A couple of weeks ago, my son became a 15-year-old. I don't have a lot of concrete or distinct memories of my 15th birthday, but I do remember being in full-on teenager mode at that age, ready to take on the world and being positive that I knew WAY more about what was going on in the world than my parents and other adults. My friends and I? We were relevant. We were cool (or so we told ourselves). We were ready to get on with our lives already. My parents? They just didn't "get it." I was certain they couldn't relate. Even though I knew rationally that they had once been teenagers themselves, that was all very abstract, and times had CHANGED, man.
So I listened politely and nodded while I pegged my stonewashed jeans, turned up the collar on my shirt and unloaded half a can of Aquanet on my spiral-permed hair (no judging please; this was 1988). I routinely rolled my eyes, tested my limits with all things and bristled at having a curfew. My friends and I would commiserate with each other about our unreasonable and unyielding parents, sure that in the distant, DISTANT future when we were parents ourselves, surely we would be more in tune with our kids. In short, much of what I heard at that age didn't really sink in. I was so (wrongly) confident that I didn't NEED anyone else's advice; I was (yep, wrongly again) sure I was a grown-up already at 15.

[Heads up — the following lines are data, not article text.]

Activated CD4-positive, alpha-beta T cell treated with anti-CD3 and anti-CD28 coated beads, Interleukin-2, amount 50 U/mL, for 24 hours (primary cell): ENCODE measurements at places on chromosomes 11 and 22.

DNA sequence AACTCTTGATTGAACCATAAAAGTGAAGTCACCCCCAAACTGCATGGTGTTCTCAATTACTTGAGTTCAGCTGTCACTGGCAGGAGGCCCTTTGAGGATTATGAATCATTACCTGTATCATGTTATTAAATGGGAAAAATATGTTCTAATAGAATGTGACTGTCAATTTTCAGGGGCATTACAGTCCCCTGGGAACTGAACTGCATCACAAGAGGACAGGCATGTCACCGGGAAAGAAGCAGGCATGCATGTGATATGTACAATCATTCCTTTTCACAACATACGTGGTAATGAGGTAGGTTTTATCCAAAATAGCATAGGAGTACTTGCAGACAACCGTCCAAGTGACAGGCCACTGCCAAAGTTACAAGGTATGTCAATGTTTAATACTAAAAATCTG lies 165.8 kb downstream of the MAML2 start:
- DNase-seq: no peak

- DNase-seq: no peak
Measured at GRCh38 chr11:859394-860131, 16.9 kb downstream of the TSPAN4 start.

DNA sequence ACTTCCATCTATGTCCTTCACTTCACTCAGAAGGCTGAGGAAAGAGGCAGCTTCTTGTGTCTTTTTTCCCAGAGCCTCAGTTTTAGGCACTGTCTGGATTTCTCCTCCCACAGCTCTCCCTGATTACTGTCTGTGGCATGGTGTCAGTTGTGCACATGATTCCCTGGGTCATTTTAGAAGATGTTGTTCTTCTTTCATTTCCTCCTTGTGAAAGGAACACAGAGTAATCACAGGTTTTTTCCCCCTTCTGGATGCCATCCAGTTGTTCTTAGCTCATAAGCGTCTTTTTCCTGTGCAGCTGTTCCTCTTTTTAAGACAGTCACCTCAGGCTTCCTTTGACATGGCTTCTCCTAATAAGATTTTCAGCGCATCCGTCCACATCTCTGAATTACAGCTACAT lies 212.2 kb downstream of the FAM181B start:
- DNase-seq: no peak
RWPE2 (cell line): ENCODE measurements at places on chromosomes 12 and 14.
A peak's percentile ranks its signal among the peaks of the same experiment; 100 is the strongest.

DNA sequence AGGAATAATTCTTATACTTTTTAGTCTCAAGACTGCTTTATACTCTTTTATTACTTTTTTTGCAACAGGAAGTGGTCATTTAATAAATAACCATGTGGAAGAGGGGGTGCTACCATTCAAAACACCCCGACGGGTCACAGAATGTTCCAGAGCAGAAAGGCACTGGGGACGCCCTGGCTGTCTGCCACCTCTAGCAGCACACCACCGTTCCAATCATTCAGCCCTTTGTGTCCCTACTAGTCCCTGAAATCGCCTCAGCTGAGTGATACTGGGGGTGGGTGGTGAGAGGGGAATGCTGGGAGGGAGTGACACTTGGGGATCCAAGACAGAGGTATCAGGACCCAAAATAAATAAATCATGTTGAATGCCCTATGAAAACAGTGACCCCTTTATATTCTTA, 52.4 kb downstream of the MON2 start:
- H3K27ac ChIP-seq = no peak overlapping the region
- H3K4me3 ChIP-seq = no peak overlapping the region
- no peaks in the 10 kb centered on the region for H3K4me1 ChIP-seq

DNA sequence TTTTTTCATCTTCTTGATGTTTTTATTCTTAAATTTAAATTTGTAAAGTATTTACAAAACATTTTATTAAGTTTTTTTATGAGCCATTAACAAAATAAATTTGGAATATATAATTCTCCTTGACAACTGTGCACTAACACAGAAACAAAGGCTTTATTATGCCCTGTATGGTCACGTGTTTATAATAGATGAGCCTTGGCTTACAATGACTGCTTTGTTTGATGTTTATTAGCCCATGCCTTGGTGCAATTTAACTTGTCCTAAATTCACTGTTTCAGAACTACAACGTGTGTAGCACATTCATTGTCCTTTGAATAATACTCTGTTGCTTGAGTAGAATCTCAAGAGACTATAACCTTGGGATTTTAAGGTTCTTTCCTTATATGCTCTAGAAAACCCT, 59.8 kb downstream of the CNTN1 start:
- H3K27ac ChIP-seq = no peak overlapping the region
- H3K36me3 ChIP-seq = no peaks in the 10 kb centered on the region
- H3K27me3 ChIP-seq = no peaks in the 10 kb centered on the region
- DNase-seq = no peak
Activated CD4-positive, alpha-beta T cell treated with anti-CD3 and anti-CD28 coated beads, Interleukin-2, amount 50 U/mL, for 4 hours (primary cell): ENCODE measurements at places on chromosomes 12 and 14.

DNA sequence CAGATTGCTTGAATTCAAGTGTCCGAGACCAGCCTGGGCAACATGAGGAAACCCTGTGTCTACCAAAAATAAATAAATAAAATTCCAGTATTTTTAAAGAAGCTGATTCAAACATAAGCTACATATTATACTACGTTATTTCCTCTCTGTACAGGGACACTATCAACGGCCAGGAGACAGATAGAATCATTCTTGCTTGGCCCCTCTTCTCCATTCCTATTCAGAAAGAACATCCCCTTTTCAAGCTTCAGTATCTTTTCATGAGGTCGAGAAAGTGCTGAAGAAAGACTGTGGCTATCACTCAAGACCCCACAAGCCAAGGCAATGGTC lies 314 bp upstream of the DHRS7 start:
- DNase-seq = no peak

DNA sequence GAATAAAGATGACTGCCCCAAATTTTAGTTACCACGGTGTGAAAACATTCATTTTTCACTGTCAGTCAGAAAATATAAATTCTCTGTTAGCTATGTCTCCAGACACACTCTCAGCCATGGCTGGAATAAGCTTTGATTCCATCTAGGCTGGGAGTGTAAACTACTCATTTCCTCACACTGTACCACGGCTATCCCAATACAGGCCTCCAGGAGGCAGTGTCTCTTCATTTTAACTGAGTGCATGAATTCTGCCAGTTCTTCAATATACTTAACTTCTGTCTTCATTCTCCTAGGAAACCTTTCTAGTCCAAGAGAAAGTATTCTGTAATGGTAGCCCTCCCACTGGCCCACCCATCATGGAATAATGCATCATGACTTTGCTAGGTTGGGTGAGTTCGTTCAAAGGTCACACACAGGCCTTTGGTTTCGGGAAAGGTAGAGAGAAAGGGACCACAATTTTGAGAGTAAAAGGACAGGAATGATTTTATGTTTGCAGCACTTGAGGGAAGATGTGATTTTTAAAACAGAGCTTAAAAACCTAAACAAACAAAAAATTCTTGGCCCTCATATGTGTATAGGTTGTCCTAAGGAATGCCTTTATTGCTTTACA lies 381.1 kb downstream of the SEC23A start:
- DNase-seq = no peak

Now that I am in my 40s, I would give just about anything for a time machine to take me back so I could try to talk some sense into my 15-year-old self, and impart some of the wisdom that I see now in the rear-view mirror of life. Here are the top eight things I would try to tell younger me:
1. Listen. Every day you are surrounded by people from all walks of life. Everyone has had different experiences; everyone has their own joys and struggles and has a different story to share. When you engage others and listen (truly listen) to them, you will learn so much, and your life will be that much richer. But we need to be quiet ourselves sometimes in order to hear, and to truly absorb what's going on around us.
2. Slow Down. Enjoy being 15 for more than five minutes, and try not to be in such a hurry to grow up. There's no need to be in such a rush to get a job, or get a driver's license, or any of those things you think are going to improve your life right now. Go on more bike rides. Sleep in (every chance you get!) Spend all summer at the pool or the lake. Adult life, with all of its responsibilities, will still be there when you're 18. I promise.
3. Practical Advice. Start saving for retirement as soon as you get a full-time job. Buy full-coverage auto insurance. Keep an eye on your credit report. Eat your vegetables and fruits. Your metabolism really DOES slow down as you age! (This part of the conversation with younger-Me would take a while; I have no shortage of practical advice.)
4. Education Matters. I know you're in a hurry to grow up and be done with school already, but you need to do everything you can to get everything you can out of your education. Grades matter, but you also need to try a little bit harder to actually absorb more of what's being taught. When I said earlier that you should listen more, that included listening to your teachers. They know what they're talking about, and most of them really want to help you succeed in life. You have to meet them halfway though, and put in the effort.